I don't know. The only thing we've been fighting now, with putting out a new record, is they want to classify the band as an alternative band or a pop band. I don't know how that even fits in the category at all. We're a jazz band. We're a pop band. We're a rock band. We're a blues band. We're anything on any given song. To try to classify us to what we really are, it's pigeonholing. To us, that's why we try to avoid as much, like, classification as we could. I don't want to think that I have to write one kind of song, one kind of style. On this record, we go from the '20s all the way to the '60s. That's a 40-year-span of music. That's a lot of music that's happening in that span. You got Louis Armstrong in that period and you also have The Beatles in that period. There's a lot happening between that spectrum, with Sinatra and the big band era, R&B. We've seen music going from making LPs to making DVDs and DVRs, CDs, and then everything changed to downloads. You used to go to your favorite record stores to buy your favorite records, and now you go to website that gets you the records for free. We try to fight through it. The motto's always been "You take care of music and the music will take care of you."

 tour dates and tickets

October 2012
6 - McLean, VA - Ritz-Carlton Tyson's Corner
7 - Catalina, CA - Avalon Casino Ballroom
19 - Rochester, NY - Rochester Riverside Convention Center
20 - Niagara Falls, NY - Seneca Niagara Casino & Hotel - The Bear's Den
22. 23 - Annapolis, MD - Rams Head on Stage
26 - Florence, SC - Southeastern Institute of Manufacturing and Technology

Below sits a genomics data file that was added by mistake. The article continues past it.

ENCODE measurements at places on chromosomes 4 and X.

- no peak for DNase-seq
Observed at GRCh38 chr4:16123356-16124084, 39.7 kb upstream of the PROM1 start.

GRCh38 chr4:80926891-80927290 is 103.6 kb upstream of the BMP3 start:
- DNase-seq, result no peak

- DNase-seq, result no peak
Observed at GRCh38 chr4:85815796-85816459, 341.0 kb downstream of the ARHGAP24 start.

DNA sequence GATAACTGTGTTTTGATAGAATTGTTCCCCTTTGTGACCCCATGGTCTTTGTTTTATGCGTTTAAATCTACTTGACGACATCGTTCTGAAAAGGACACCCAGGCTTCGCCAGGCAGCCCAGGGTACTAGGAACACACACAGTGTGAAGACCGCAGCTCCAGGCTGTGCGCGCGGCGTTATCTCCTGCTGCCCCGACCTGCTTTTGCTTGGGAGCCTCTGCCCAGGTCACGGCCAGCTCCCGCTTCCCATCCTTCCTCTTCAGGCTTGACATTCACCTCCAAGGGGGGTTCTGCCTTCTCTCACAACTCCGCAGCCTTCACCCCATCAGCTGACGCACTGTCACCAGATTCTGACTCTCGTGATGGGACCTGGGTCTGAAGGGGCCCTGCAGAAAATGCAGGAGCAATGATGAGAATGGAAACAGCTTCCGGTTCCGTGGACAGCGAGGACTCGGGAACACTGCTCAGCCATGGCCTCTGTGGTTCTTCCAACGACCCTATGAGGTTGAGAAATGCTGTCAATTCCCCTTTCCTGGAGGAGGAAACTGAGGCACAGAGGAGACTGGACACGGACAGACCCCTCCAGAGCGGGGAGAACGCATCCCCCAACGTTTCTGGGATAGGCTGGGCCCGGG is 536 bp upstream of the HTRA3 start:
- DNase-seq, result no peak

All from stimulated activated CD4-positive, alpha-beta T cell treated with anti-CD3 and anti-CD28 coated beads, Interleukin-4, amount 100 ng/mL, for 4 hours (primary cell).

27 - Clayton, NC - The Clayton Center

November 2012
2 - Treasure Island, FL - The Club at Treasure Island
3 - Tampa, FL - Lowry Park Zoo
7 - Stuart, FL - Lyric Theatre
9, 10, 11, 12 - Lake Buena Vista, FL - Walt Disney World -- Epcot Center
16 - Troy, NY - Troy Savings Bank Music Hall
17 - Hartford, CT - Mortensen Hall at Bushnell Center
18 - Lebanon, NH - Lebanon Opera House
24 - Rancho Cucamonga, CA - Lewis Family Playhouse at Victoria Gardens Cultural Center
25 - San Ramon, CA - Dougherty Valley Performing Arts Center
27 - Modesto, CA - Gallo Center for the Arts
29 - Wickenburg, AZ - Del E. Webb Center for the Performing Arts
30 - Las Vegas, NV - Orleans Hotel and Casino - Orleans Showroom

December 2012
1 - Las Vegas, NV - Orleans Hotel and Casino - Orleans Showroom
3 - Provo, UT - Covey Center for the Arts
4 - Durango, CO - Fort Lewis Community College - Community Concert Hall
6 - North Kansas City, MO - Harrah's North Kansas City - Voodoo Lounge
7 - Carmel, IN - The Center for the Performing Arts - The Palladium
13 - Rahway, NJ - Union County Performing Arts Center
14, 15 - Uncasville, CT - Mohegan Sun - Wolf Den
16 - Huntington, NY - The Paramount
21 - Los Angeles, CA - Walt Disney Concert Hall
31 - Jackson, CA - Jackson Rancheria Casino and Hotel

 tour dates and tickets